The message of the angels at the birth of Jesus in Luke's Gospel is peace on earth for every man and woman of good will. Joyeux Noel is set on a special Christmas Day almost a hundred years ago but it offers a message of peace and hope in the middle of conflict that is still important for today.
The making of the film was one of international collaboration between France, the UK and Germany, with scenes filmed in Romania. Its setting is World War I, especially Christmas eve and Christmas day, 1914. The bulk of the film is spoken in French (with English sub-titles). The Scottish characters speak English and the Germans, German.
Stories have long been told of how the troops in the trenches, often only four or five metres apart, sometimes fraternised during lulls between bombardments. This story focuses on a French troop, a Scottish troop and a German troop. We are given something of their background, the harking back to the styles and codes of 19th century warfare by the French officers who had little understanding of what fighting in the trenches was like. It was the same with the German officers who enjoyed lavish meals and listened to opera singers while their men were in the bitter cold of the trenches. The Scottish story is somewhat different. Two brothers eagerly join up while their parish priest becomes a chaplain. One of the brothers is killed and the other becomes bitter. The chaplain is a fine man and a compassionate minister.
When husband and wife opera singers visit the German trenches, they hear the Scots playing their bagpipes. The tenor sings Silent Night and the bagpipes then accompany him. The result is that all the troops come out of their dugouts, join in the singing, listen to the soprano sing Ave Maria, exchange food and drink and attend, all together, a midnight service led by the chaplain. The screenplay is very strong in highlighting that this is truly the Christmas message of peace on earth to all people of good will. The German officer is Jewish and explains that this is not part of his religion but that he was very glad to be able to share in it.
The officers call a truce on Christmas Day and the men once again show their common humanity. Some play football, others cards. Addresses are exchanged for meetings after the cessation of hostilities.
Had the film ended with this joyeux noel, this merry Christmas, it might have seemed rather sentimental, even though there are records of this kind of fraternisation happening. (The director has pointed out that photos appeared on the front pages of British newspapers of the time but that the French concealed these happenings.)
To our dismay, the final part of the film presents the official reaction to what the authorities call treason and conduct unbecoming soldiers in war – even ludicrously condemning the cat who moves from trench to trench. The Germans are humiliated by commanding officers and sent to the Russian front. The French would like to execute the men for treason but 200 is too many, so they are transferred to Verdun. The Scots chaplain is visited by his bishop who lectures him on the text that Jesus came not to bring peace but the sword and gives a sermon to the troops on the war being a crusade, on the inhumanity of the Germans and, in the name of superior culture and civilisation, urges the men to kill Germans, all of them.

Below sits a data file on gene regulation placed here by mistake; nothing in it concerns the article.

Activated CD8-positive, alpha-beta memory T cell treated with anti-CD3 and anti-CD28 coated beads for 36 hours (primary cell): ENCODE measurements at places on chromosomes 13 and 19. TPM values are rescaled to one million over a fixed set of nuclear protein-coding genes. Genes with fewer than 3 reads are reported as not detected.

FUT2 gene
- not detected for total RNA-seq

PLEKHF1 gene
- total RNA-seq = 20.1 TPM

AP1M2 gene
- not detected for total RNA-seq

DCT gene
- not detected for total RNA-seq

Director, Christian Clarion, has said that he would like his film to be screened in every country which is involved in war. His humane film, classical in its cinema style, is a wonderful appeal to promoting a culture of peace rather than putting a priority on a crusade of destruction. It appeals to the deepest message of peace from the Judeo-Christian? tradition and the Gospel teaching of Jesus.
• a green environment
An Inconvenient Truth
One of the extraordinary aspects of today's secular society and the alleged loss of faith in religion and institutions is that people still declare they have a spirituality, whatever that may mean – at least they are reaching out to something beyond themselves. One of the causes which has developed an enormous following, one might say a 'faith', is that of concern for the environment. It was a powerful motivation in the so-called 'Greed is good' 1980s, the green movement. With the concern about global warming, it is one belief that is shared by most people around the world, draws an extraordinary commitment as well as political and financial demands for reduction of the emission of greenhouse gases. It ought to be a powerful meeting-place for Christians and other believers and non-believers alike, the re-discovery of a creation theology and spirituality where, men and women, in the image of the creator God, are not despoilers of the earth but its custodians.